Friday, August 13, 2010

How some expressions were derived

In George Washington's days, there were no cameras. One's image was either
>sculpted or painted. Some paintings of George Washington showed him
>standing behind a desk with one arm behind his back while others showed
>both legs and both arms. Prices charged by painters were not based on how
>many people were to be painted, but by how many limbs were to be painted.
>Arms and legs are "limbs," therefore painting them would cost the buyer
>Hence the expression, "Okay, but it'll cost you an arm and a leg."
>As incredible as it sounds, men and women took baths only twice a year (May
>and October)! Women kept their hair covered, while men shaved their heads
>(because of lice and bugs) and wore wigs. Wealthy men could afford good
>wigs made from wool. They couldn't wash the wigs, so to clean them they
>would carve out a loaf of bread, put the wig in the shell, and bake it for
>30 minutes. The heat would make the wig big and fluffy, hence the term "big
>Today we often use the term "here comes the Big Wig" because someone
>appears to be or is powerful and wealthy.
>In the late 1700s, many houses consisted of a large room with only one
>chair. Commonly, a long wide board folded down from the wall, and was used
>for dining. The "head of the household" always sat in the chair while
>everyone else ate sitting on the floor. Occasionally a guest, who was
>usually a man, would be invited to sit in this chair during a meal. To sit
>in the chair meant you were important and in charge. They called the one
>sitting in the chair the "chair man."
>Today in business, we use the expression or title "Chairman" or "Chairman
>of the Board."
>Personal hygiene left much room for improvement. As a result, many women
>and men had developed acne scars by adulthood. The women would spread bee's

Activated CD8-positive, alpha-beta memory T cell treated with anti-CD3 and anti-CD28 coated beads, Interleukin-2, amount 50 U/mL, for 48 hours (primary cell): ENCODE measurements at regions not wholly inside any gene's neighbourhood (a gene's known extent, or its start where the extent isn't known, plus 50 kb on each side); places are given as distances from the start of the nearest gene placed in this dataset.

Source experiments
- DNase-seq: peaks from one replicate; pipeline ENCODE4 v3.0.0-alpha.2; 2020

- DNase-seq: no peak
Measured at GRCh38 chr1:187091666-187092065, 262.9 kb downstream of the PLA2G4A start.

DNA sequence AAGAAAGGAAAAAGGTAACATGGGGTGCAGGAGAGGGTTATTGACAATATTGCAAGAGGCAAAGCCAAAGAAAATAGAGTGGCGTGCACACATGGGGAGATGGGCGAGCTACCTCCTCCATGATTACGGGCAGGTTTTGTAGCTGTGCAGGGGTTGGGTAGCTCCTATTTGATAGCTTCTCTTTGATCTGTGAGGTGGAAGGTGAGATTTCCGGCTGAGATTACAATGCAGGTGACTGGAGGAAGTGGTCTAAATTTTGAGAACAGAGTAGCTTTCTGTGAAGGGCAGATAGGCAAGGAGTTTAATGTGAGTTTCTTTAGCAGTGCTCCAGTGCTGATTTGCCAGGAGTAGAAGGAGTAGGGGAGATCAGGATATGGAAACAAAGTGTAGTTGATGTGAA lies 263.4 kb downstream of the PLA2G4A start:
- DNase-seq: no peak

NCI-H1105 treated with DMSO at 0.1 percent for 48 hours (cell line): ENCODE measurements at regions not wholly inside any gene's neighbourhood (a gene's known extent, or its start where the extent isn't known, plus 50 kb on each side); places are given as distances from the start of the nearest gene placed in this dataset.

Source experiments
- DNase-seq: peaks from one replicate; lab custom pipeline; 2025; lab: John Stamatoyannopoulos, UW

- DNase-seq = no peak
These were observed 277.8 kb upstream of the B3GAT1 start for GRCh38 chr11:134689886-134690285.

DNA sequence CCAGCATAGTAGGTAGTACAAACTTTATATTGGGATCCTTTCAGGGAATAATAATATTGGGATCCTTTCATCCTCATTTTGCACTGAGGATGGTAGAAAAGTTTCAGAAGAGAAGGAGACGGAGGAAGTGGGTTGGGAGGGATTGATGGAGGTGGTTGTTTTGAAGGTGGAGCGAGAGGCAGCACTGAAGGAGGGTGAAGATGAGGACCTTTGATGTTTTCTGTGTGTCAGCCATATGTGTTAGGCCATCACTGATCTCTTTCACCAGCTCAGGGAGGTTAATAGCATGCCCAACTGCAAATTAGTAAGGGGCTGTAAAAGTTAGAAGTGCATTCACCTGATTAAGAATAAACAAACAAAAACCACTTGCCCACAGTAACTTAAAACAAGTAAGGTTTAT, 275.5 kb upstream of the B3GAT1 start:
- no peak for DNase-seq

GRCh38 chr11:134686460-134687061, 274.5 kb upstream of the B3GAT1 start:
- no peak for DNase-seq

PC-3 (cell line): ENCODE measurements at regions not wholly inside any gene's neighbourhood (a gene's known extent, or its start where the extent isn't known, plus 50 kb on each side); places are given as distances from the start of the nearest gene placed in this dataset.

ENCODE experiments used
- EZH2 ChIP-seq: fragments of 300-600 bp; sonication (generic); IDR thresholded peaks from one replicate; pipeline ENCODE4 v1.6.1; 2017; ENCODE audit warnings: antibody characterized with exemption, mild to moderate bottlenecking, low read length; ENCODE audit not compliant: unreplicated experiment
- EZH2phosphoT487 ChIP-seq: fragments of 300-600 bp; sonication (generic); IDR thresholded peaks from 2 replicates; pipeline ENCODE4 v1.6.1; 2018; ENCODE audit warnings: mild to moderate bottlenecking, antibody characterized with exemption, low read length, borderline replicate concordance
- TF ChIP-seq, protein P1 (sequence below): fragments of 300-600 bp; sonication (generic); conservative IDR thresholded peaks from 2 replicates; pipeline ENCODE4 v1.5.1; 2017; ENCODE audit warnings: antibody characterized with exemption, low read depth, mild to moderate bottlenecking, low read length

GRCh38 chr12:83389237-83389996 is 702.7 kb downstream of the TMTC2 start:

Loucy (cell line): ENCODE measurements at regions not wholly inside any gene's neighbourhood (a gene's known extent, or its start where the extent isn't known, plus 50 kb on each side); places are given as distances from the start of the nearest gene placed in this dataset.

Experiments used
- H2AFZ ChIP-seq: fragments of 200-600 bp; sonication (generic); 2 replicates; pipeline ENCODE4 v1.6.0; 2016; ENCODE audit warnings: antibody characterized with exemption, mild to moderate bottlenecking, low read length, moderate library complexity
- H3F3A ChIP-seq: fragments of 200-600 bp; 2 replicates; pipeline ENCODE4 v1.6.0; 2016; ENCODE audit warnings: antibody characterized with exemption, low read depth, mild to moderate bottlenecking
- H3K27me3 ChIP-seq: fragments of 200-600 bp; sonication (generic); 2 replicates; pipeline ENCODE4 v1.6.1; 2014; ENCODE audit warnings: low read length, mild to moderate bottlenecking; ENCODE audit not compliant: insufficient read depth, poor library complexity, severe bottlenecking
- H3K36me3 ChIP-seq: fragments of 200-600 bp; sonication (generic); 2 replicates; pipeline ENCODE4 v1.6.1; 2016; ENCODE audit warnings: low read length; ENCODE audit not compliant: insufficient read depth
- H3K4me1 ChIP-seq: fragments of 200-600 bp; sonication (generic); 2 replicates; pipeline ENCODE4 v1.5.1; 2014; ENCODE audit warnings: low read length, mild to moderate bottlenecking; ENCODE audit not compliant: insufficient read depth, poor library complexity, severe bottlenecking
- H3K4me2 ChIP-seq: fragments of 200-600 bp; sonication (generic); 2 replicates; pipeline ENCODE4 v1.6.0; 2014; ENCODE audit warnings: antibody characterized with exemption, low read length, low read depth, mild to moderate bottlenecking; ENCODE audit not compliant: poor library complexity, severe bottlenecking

>wax over their facial skin to smooth out their complexions. When they were
>speaking to each other, if a woman began to stare at another woman's face
>she was told, "mind your own bee's wax." Should the woman smile, the wax
>would crack, hence the term "crack a smile." In addition, when they sat too
>close to the fire, the wax would melt therefore, the expression "losing
>Ladies wore corsets, which would lace up in the front. A proper and
>dignified woman . as in "straight laced" wore a tightly tied lace.
>Common entertainment included playing cards. However, there was a tax
>levied when purchasing playing cards but only applicable to the "Ace of
>Spades." To avoid paying the tax, people would purchase 51 cards instead.
>Yet, since most games require 52 cards, these people were thought to be
>stupid or dumb because they weren't "playing with a full deck."
>Early politicians required feedback from the public to determine what the
>people considered important. Since there were no telephones, TV's or
>radios, the politicians sent their assistants to local taverns, pubs, and
>bars. They were told to "go sip some ale" and listen to people's
>conversations and political concerns. Many assistants were dispatched at
>different times. "You go sip here" and "You go sip there." The two words
>"go sip" were eventually combined when referring to the local opinion and,
>thus we have the term "gossip."
>At local taverns, pubs, and bars, people drank from pint and quart-sized
>containers. A bar maid's job was to keep an eye on the customers and keep
>the drinks coming. She had to pay close attention and remember who was
>drinking in "pints" and who was drinking in "quarts," hence the term
>"minding your "P's and Q's."
>One more: bet you didn't know this! In the heyday of sailing ships, all war
>ships and many freighters carried iron cannons. Those cannons fired round
>iron cannon balls. It was necessary to keep a good supply near the cannon.
>However, how to prevent them from rolling about the deck? The best storage
>method devised was a square-based pyramid with one ball on top, resting on
>four resting on nine, which rested on sixteen. Thus, a supply of 30 cannon
>balls could be stacked in a small area right next to the cannon. There was
>only one to prevent the bottom layer from sliding or rolling
>from under the others. The solution was a metal plate called a "Monkey"
>with 16 round indentations. However, if this plate were made of iron, the
>iron balls would quickly rust to it. The solution to the rusting problem
>was to make "Brass Monkeys." Few landlubbers realize that brass contracts
>much more and much faster than iron when chilled. Consequently, when the
>temperature dropped too far, the brass indentations would shrink so much
>that the iron cannonballs would come right off the monkey. Thus, it was
>quite literally, "Cold enough to freeze the balls off a brass monkey."
>(All this time, you thought that was an improper expression, didn't you.)


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